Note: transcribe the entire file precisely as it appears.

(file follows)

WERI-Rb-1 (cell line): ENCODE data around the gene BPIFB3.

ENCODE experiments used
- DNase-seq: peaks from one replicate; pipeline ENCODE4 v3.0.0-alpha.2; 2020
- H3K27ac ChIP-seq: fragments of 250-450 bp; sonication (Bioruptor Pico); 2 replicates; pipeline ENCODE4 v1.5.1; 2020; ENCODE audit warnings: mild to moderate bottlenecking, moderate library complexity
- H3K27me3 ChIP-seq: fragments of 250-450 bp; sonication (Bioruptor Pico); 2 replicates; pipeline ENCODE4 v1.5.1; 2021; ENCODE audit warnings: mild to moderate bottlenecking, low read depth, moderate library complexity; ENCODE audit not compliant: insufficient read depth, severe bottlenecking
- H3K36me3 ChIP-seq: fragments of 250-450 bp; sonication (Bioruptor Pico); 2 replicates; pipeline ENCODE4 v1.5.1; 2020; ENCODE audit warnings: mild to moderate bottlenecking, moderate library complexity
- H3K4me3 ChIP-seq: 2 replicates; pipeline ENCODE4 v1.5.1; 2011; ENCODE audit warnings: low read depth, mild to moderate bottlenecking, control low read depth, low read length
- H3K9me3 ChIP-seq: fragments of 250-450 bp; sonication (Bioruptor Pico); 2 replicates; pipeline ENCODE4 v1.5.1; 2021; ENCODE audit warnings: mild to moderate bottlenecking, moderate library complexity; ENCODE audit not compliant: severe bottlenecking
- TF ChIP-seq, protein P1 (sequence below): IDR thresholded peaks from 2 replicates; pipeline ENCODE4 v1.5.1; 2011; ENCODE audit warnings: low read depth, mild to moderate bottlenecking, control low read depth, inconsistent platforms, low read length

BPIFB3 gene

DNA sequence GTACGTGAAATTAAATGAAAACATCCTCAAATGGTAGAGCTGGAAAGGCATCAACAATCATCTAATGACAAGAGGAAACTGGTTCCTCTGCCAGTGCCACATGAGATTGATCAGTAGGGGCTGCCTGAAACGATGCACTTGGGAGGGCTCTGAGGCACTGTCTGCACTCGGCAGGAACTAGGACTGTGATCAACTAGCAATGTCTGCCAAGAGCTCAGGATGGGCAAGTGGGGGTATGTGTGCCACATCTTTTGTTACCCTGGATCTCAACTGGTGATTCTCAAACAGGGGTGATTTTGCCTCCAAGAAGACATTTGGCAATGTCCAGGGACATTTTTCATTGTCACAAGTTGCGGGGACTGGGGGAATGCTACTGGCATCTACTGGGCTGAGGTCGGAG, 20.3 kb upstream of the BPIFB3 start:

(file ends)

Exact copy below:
WERI-Rb-1 (cell line): ENCODE data around the gene BPIFB3.

ENCODE experiments used
- DNase-seq: peaks from one replicate; pipeline ENCODE4 v3.0.0-alpha.2; 2020
- H3K27ac ChIP-seq: fragments of 250-450 bp; sonication (Bioruptor Pico); 2 replicates; pipeline ENCODE4 v1.5.1; 2020; ENCODE audit warnings: mild to moderate bottlenecking, moderate library complexity
- H3K27me3 ChIP-seq: fragments of 250-450 bp; sonication (Bioruptor Pico); 2 replicates; pipeline ENCODE4 v1.5.1; 2021; ENCODE audit warnings: mild to moderate bottlenecking, low read depth, moderate library complexity; ENCODE audit not compliant: insufficient read depth, severe bottlenecking
- H3K36me3 ChIP-seq: fragments of 250-450 bp; sonication (Bioruptor Pico); 2 replicates; pipeline ENCODE4 v1.5.1; 2020; ENCODE audit warnings: mild to moderate bottlenecking, moderate library complexity
- H3K4me3 ChIP-seq: 2 replicates; pipeline ENCODE4 v1.5.1; 2011; ENCODE audit warnings: low read depth, mild to moderate bottlenecking, control low read depth, low read length
- H3K9me3 ChIP-seq: fragments of 250-450 bp; sonication (Bioruptor Pico); 2 replicates; pipeline ENCODE4 v1.5.1; 2021; ENCODE audit warnings: mild to moderate bottlenecking, moderate library complexity; ENCODE audit not compliant: severe bottlenecking
- TF ChIP-seq, protein P1 (sequence below): IDR thresholded peaks from 2 replicates; pipeline ENCODE4 v1.5.1; 2011; ENCODE audit warnings: low read depth, mild to moderate bottlenecking, control low read depth, inconsistent platforms, low read length

BPIFB3 gene

DNA sequence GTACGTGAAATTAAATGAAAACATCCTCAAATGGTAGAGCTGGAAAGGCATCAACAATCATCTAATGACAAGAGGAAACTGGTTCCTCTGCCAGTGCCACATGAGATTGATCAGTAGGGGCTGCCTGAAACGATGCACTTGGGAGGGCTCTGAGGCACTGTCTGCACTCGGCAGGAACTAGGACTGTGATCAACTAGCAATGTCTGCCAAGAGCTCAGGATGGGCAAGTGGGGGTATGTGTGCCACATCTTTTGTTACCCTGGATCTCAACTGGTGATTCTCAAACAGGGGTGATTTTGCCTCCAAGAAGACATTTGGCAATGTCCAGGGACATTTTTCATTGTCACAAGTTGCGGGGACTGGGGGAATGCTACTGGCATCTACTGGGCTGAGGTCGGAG, 20.3 kb upstream of the BPIFB3 start: